My Little Firewall (packets are magic)

First, I did a little research as to what might support Hyper-V natively, and found pfSense 2.2, based on FreeBSD 10.2, which has inbuilt Hyper-V integration services. I installed it, it found the new NICs, and after minimal faffing around, I had a working firewall, which speed tested up around 115-120MBit/sec. Boosh!

pfSense looks really capable and has lots of new options to explore, but I wondered whether upgrading to SmoothWall 3.1 (which I’d been putting off) would have yielded similar results? I don’t have a huge rule set to migrate, so I started building a fresh Smoothwall Express 3.1 VM from the 200MB ISO, and after configuring my networks from scratch, tried that… also a nice, fast result with synthetic NICs.

So I now have a choice of external firewalls (and whether to bridge the cable modem again, which I like: fewer moving parts to manage), with speedy integrated networking components, and I’m generally quite happy that non-Windows distros seem to be integrating the Hyper-V components for faster-than-legacy networking!

[Update and aside 2017-03-03 – I eventually added a scooter computer to the lineup as an always-on low-power host, and put PfSense onto it “bare metal”. But it quickly became apparent that the Realtek NIC driver included in the box was pretty suboptimal, and would drop out under mild load. So I’m now running Server 2016 on the tiny host, and PfSense in a VM on it, and it’s fast and reliable using the Windows Realtek NIC driver virtualized through Hyper-V. Ironic fun!]

MSDEToText for TMG sometimes produces negative IP addresses

… which can be annoying when you're trying to work out where your traffic's headed, with something like LogParser.

I fixed my MSDEToTSV (note, I renamed it so that it reminded me what format it produces – I only need to use it once in a blue moon), and I'm posting the fixed version here in case you'd like a copy.

The edits were just to the IpFromDbl function.

Installing Windows from a USB Stick (and copying it to that stick from an ISO)

(Quick public dump so I can find the tool link again easily)


  1. Download the Windows 7 USB/DVD tool from here. (NB links to the page, not the EXE)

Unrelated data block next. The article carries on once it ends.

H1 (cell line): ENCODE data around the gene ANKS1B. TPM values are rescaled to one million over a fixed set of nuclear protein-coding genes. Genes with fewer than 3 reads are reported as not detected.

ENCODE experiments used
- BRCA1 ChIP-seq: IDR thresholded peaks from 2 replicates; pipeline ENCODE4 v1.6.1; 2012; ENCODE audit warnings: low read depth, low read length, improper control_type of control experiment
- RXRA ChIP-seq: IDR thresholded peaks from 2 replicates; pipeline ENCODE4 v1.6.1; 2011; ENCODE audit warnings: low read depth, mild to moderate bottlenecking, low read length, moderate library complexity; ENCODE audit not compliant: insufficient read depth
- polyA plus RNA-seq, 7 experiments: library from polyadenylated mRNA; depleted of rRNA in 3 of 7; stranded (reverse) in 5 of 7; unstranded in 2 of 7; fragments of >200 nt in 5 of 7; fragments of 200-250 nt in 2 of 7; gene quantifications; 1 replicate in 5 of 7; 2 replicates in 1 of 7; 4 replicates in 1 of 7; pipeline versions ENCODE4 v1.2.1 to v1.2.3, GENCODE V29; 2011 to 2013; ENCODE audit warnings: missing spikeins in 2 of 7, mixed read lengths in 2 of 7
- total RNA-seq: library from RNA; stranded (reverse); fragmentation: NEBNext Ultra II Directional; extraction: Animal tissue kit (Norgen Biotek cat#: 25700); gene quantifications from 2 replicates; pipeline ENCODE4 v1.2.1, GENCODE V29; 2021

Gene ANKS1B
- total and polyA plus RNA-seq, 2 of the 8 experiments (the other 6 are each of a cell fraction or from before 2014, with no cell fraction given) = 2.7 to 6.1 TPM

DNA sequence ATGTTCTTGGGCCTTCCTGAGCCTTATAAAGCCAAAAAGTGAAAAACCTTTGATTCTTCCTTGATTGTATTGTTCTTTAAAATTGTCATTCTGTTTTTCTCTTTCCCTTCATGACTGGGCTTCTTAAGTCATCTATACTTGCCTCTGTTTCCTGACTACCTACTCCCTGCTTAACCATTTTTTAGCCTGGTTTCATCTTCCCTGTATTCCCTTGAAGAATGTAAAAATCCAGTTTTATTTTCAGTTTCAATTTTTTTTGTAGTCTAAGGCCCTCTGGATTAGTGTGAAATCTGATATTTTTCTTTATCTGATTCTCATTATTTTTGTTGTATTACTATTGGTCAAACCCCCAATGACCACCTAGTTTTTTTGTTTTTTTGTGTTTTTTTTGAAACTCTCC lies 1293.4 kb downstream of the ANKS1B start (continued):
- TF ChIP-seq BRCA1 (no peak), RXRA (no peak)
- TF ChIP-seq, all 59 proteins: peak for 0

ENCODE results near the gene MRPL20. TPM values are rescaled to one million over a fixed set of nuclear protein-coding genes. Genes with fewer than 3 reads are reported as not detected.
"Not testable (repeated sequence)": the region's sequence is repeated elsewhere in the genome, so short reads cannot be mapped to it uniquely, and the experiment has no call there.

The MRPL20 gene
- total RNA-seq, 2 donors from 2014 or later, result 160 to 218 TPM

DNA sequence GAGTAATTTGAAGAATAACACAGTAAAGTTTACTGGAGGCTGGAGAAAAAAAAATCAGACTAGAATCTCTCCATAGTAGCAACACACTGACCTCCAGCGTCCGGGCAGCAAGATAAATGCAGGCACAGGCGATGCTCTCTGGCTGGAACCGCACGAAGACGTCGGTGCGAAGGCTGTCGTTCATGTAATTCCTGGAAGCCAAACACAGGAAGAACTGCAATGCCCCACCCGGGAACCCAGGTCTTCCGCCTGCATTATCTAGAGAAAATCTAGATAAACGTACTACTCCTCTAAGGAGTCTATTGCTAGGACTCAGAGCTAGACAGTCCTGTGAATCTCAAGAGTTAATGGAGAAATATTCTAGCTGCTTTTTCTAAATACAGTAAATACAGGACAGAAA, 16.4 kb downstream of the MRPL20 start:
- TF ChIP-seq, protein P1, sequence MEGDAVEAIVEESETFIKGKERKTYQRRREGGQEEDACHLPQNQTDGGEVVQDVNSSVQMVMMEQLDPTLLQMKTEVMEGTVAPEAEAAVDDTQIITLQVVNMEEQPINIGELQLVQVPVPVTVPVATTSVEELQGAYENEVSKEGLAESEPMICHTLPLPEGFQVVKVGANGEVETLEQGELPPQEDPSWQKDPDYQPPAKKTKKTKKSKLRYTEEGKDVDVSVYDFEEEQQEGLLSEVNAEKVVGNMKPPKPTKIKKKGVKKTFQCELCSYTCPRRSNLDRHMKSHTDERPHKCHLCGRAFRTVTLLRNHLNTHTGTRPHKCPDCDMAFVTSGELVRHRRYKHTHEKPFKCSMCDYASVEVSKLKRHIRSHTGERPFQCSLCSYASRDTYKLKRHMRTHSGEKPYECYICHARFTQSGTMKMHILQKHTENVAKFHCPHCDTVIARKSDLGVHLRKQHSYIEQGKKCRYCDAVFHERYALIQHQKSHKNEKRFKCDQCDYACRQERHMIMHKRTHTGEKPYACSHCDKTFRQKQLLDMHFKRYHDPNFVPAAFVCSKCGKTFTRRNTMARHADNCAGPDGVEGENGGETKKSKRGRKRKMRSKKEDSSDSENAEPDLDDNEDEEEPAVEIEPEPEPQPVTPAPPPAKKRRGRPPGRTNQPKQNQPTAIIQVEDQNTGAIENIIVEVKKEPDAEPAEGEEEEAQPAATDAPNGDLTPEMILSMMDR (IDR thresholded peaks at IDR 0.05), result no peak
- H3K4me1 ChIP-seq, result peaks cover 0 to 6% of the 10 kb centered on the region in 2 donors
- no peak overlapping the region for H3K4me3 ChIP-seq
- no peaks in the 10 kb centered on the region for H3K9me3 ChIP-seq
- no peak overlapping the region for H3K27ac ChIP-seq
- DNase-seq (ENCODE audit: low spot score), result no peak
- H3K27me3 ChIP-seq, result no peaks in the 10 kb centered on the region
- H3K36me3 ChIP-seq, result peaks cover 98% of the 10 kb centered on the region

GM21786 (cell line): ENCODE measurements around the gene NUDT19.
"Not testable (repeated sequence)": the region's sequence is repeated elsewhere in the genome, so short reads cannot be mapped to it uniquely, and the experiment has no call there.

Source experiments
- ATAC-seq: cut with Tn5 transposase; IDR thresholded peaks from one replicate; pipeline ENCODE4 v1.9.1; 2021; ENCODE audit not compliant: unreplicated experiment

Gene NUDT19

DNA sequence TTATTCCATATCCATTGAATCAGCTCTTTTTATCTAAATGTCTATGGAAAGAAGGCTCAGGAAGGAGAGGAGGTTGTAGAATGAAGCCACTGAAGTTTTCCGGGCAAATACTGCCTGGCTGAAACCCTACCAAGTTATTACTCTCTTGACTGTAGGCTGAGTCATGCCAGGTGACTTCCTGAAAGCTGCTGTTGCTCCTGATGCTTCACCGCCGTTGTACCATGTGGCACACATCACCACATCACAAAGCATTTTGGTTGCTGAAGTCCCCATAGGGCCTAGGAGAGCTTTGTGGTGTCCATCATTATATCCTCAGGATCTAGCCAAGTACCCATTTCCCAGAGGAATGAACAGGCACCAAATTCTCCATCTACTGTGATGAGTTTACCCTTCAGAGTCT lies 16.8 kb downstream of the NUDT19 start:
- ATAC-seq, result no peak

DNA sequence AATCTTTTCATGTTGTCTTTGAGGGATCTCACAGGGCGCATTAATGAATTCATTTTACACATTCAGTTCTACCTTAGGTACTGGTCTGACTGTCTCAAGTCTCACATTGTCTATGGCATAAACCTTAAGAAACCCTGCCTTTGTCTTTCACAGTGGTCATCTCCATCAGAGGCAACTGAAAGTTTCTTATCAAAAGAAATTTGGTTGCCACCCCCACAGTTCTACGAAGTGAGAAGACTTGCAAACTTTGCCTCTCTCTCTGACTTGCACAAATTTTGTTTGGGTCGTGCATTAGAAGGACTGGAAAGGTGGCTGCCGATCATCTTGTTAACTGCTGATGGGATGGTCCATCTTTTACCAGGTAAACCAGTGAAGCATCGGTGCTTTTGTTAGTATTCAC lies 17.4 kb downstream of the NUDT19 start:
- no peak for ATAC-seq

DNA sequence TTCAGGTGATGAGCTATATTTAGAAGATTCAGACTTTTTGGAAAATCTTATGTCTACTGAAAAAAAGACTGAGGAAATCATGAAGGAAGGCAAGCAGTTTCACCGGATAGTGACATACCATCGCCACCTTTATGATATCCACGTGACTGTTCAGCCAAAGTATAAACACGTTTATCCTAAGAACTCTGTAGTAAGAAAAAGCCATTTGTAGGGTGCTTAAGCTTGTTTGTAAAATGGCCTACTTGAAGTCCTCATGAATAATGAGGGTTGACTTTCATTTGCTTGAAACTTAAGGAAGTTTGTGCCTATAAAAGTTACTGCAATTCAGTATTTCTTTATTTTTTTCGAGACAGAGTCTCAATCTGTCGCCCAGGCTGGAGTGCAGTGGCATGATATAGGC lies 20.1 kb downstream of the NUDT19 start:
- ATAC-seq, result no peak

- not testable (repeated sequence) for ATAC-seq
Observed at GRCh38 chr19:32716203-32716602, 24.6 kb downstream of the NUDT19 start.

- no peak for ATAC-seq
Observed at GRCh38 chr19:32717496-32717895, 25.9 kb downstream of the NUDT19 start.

2. Download ISO image from store or MSDN
  3. Run Win7 USB DVD Tool and point it to ISO and USB Stick
    • Label stick
    • Seriously Tristan, label the damn stick
    • You know what happens when you don’t.
  4. Boot from stick, or run Setup from stick
  5. ???
  6. Profit!

Works for Windows 8, worked for Windows 8.1 Preview, no reason to think it won’t work for Windows 8.1 RTM, or Windows Server 2012 R2 etc.

Good if you’re planning a clean installation; otherwise, simply double-clicking the ISO is probably enough to do the upgrade as of Windows 8, which can mount ISOs and VHDs from a double-click.

Office Web Viewer

While Skydrive’s been able to display Office documents in your web browser for what seems like ages now, check this out:

Do you have Office documents on your website or blog that you want your readers to view even if they don’t have Office installed?  Would you rather view a document before downloading it?  To give your audience a better experience, try the Office Web Viewer.

What is the Office Web Viewer?

It’s a service that creates Office Web Viewer links.  Office Web Viewer links open Word, PowerPoint or Excel files in the browser that would otherwise be downloaded. You can easily turn a download link into an Office Web Viewer link to use in your website or blog (e.g., recipes, photo slide show, a menu, or a budget template).

Some benefits of the Office Web Viewer include:

  • You don’t need to convert Office files for the web (e.g., PDF, HTML).
  • Anyone can view Office files from your website or blog, even if they don’t have Office.
  • It keeps eyes on your website or blog, because readers don’t need to download the file and they stay in the browser.
  • One link will work for computers, tablets, and mobile phones.

Yup, it’s a service which creates viewable links to Office documents, in a browser.